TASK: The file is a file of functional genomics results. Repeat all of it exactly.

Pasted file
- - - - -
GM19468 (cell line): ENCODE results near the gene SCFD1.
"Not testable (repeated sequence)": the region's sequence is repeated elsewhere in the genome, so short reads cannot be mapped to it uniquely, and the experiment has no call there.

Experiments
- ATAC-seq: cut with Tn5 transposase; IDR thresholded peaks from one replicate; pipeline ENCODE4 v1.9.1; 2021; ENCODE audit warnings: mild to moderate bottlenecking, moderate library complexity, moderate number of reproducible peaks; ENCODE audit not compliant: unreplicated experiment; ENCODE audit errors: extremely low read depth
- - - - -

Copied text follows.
GM19468 (cell line): ENCODE results near the gene SCFD1.
"Not testable (repeated sequence)": the region's sequence is repeated elsewhere in the genome, so short reads cannot be mapped to it uniquely, and the experiment has no call there.

Experiments
- ATAC-seq: cut with Tn5 transposase; IDR thresholded peaks from one replicate; pipeline ENCODE4 v1.9.1; 2021; ENCODE audit warnings: mild to moderate bottlenecking, moderate library complexity, moderate number of reproducible peaks; ENCODE audit not compliant: unreplicated experiment; ENCODE audit errors: extremely low read depth